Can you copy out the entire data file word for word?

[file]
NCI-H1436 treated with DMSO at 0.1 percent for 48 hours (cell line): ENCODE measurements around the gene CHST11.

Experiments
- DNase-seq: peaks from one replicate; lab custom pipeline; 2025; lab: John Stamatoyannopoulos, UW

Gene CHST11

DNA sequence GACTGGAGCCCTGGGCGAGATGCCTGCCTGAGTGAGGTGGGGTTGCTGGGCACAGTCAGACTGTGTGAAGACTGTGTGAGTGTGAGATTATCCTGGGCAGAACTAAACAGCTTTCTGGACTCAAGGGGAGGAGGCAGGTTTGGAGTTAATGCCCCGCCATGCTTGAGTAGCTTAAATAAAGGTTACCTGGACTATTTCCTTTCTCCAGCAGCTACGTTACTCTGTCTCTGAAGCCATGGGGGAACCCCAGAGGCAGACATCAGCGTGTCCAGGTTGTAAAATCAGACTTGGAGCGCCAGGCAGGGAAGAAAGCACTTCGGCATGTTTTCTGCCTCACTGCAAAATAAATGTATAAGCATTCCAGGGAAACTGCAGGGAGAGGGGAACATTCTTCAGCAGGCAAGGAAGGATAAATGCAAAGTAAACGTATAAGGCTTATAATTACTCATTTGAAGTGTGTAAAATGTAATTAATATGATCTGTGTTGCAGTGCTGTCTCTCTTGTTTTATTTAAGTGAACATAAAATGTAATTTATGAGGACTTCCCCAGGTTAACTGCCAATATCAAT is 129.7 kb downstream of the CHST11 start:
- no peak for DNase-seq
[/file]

NCI-H1436 treated with DMSO at 0.1 percent for 48 hours (cell line): ENCODE measurements around the gene CHST11.

Experiments
- DNase-seq: peaks from one replicate; lab custom pipeline; 2025; lab: John Stamatoyannopoulos, UW

Gene CHST11

DNA sequence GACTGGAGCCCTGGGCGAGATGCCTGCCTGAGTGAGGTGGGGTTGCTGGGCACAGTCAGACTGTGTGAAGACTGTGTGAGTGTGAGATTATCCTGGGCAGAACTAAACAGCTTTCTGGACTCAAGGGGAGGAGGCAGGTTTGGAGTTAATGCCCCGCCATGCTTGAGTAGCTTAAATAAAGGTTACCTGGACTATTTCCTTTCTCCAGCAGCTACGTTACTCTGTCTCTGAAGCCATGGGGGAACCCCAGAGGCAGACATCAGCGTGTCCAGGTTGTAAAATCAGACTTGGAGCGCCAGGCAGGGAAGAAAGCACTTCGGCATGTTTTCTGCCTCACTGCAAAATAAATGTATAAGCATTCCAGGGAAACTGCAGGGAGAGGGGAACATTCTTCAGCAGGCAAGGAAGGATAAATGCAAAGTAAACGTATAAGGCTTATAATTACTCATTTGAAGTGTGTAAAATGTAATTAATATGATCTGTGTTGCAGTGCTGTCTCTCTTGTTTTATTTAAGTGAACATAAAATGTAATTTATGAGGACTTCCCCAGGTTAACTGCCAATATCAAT is 129.7 kb downstream of the CHST11 start:
- no peak for DNase-seq